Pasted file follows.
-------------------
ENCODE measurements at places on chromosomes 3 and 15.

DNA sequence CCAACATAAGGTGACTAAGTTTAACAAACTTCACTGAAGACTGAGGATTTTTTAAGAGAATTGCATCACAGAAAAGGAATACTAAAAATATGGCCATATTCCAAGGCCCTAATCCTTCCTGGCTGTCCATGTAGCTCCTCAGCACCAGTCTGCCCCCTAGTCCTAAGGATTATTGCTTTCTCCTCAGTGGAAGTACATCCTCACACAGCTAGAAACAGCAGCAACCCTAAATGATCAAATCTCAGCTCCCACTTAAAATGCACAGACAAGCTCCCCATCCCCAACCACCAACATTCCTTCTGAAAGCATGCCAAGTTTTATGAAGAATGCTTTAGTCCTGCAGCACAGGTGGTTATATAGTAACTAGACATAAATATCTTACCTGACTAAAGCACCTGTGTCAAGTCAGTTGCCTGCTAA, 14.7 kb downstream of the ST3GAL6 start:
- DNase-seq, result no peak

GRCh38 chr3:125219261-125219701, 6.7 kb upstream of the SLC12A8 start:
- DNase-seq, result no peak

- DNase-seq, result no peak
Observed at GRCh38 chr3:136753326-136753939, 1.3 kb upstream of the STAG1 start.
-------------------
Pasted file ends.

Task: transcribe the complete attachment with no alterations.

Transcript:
ENCODE measurements at places on chromosomes 3 and 15.

DNA sequence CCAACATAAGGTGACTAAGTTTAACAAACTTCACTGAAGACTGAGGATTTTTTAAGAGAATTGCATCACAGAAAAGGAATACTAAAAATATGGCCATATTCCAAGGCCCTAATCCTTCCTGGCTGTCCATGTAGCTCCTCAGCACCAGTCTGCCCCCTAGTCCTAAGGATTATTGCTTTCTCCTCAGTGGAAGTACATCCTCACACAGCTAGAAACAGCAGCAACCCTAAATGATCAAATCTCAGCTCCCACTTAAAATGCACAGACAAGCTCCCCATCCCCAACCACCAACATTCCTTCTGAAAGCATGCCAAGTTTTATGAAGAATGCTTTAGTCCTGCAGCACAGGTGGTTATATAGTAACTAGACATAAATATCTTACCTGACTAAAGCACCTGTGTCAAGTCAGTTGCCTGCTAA, 14.7 kb downstream of the ST3GAL6 start:
- DNase-seq, result no peak

GRCh38 chr3:125219261-125219701, 6.7 kb upstream of the SLC12A8 start:
- DNase-seq, result no peak

- DNase-seq, result no peak
Observed at GRCh38 chr3:136753326-136753939, 1.3 kb upstream of the STAG1 start.